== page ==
…is a prime example of a major tech giant taking steps to improve data transparency for its users.
It recently launched a portal where customers can sift through all the data the company has on them, and CEO Tim Cook has been very vocal about data protection. He recently called it a “fundamental human right” and commended the implementation of GDPR, calling on tech companies to not only embrace the spirit of the EU laws, but to support the introduction of similar legislation across the US.
Apple has dedicated a bunch of pages to educating customers about how it uses their data
Taylor believes that Apple’s new data privacy website has bolstered its position as a pro-privacy technology company, which has done wonders for Apple’s public image, but also suggests that it may not be an option for smaller companies.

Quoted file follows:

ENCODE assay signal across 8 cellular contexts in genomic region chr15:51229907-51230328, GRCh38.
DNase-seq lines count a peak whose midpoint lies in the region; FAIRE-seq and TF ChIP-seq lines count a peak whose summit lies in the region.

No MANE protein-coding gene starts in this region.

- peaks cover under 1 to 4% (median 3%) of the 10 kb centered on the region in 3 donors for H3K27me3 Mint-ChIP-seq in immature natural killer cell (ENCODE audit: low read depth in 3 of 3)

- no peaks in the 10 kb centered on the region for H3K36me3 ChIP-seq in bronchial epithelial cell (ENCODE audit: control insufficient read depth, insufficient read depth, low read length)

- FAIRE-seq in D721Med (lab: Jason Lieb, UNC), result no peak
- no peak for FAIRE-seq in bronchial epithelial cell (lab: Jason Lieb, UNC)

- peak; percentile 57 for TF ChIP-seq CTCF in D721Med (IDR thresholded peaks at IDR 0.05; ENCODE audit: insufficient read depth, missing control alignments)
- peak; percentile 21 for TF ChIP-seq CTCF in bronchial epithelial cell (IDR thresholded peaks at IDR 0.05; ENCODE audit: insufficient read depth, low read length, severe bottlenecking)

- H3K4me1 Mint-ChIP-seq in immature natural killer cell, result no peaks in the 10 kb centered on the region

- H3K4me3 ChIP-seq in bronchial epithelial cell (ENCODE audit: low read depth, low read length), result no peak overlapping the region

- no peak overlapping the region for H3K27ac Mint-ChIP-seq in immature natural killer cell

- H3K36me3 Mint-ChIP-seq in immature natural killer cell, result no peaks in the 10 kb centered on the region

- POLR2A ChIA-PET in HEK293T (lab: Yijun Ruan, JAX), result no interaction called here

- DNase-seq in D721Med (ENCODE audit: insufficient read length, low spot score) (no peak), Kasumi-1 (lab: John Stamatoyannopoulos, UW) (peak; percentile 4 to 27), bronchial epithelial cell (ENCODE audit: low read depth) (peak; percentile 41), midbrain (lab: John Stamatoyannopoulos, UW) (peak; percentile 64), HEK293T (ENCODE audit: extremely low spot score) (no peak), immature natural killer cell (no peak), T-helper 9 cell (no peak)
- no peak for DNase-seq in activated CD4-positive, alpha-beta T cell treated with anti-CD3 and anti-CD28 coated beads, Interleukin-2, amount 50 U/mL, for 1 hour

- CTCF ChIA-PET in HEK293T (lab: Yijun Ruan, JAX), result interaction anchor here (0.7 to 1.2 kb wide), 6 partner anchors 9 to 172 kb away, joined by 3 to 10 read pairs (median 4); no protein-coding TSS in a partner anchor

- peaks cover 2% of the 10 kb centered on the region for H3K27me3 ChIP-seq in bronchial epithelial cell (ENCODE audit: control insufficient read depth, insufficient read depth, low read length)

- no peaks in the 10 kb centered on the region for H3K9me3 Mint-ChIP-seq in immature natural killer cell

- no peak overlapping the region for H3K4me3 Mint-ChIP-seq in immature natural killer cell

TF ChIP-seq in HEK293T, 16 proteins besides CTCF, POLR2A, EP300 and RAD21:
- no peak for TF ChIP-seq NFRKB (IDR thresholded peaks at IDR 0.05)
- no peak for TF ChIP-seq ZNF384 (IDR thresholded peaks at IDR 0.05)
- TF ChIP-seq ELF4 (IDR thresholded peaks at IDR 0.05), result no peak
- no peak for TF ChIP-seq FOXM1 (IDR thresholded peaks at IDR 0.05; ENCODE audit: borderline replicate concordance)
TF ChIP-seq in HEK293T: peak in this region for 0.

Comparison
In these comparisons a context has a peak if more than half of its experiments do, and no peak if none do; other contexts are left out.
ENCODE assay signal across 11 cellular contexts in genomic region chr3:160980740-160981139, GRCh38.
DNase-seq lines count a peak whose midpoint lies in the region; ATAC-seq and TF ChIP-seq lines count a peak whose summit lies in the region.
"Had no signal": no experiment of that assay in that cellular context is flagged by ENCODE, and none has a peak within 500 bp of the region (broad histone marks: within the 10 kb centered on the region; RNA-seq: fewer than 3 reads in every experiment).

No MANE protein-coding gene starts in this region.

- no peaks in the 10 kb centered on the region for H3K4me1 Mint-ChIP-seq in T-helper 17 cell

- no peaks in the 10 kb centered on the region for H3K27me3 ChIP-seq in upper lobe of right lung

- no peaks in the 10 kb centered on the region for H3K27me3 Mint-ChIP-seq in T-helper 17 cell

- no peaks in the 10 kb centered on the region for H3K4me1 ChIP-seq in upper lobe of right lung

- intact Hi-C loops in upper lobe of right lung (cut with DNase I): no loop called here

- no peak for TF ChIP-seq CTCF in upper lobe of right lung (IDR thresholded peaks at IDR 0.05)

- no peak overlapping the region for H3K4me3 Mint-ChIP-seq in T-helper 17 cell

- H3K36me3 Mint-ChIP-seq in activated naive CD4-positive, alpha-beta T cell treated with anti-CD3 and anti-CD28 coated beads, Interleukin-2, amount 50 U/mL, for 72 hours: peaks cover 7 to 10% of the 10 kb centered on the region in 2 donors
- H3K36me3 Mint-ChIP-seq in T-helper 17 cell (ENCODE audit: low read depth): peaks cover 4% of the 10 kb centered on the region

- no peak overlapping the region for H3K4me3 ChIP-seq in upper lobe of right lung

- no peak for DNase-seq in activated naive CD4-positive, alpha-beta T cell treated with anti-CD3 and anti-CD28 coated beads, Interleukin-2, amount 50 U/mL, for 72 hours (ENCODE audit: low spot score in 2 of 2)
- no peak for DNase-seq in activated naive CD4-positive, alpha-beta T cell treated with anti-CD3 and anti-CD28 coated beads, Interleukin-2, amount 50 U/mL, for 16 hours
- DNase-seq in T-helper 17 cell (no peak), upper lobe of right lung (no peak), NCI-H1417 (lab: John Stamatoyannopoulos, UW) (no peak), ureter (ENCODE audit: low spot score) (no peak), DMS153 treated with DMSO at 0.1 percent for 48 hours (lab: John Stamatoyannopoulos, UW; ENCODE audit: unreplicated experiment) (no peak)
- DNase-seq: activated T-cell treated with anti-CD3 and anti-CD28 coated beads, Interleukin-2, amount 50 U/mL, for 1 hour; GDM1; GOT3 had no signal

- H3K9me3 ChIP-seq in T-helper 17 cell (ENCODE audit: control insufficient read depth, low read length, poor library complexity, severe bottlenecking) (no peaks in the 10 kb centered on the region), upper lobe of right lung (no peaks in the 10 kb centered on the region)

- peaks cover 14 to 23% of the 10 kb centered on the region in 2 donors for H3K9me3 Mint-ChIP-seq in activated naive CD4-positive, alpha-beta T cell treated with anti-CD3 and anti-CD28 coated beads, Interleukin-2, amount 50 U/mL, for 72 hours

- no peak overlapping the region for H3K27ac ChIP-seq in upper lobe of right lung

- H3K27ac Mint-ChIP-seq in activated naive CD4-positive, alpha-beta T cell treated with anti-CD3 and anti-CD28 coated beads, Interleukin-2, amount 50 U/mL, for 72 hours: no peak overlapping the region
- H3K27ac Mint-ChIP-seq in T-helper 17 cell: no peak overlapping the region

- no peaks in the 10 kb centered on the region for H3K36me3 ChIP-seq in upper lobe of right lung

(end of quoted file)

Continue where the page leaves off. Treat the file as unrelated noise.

“This type of initiative may only be cost-effective for larger organisations such as Apple, for whom the trade-off between self-service and dealing with lots of individual requests for data pays off,” he adds. “For smaller companies and start-ups, on the other hand, this simply may not be an option.”
Taylor suggests other companies follow Apple’s example in making such tools available worldwide, not just to EU nationals, if only to show they are willing to be more open with the data they process.
“Many companies have so far sought to take different approaches in different regions, but Apple has extended its tools for EU residents to the US. This can be sold as a positive, brand-enhancing step, but the tech giant must ensure that it positions its new privacy features correctly so that the reality lives up to the expectations it has created for itself.”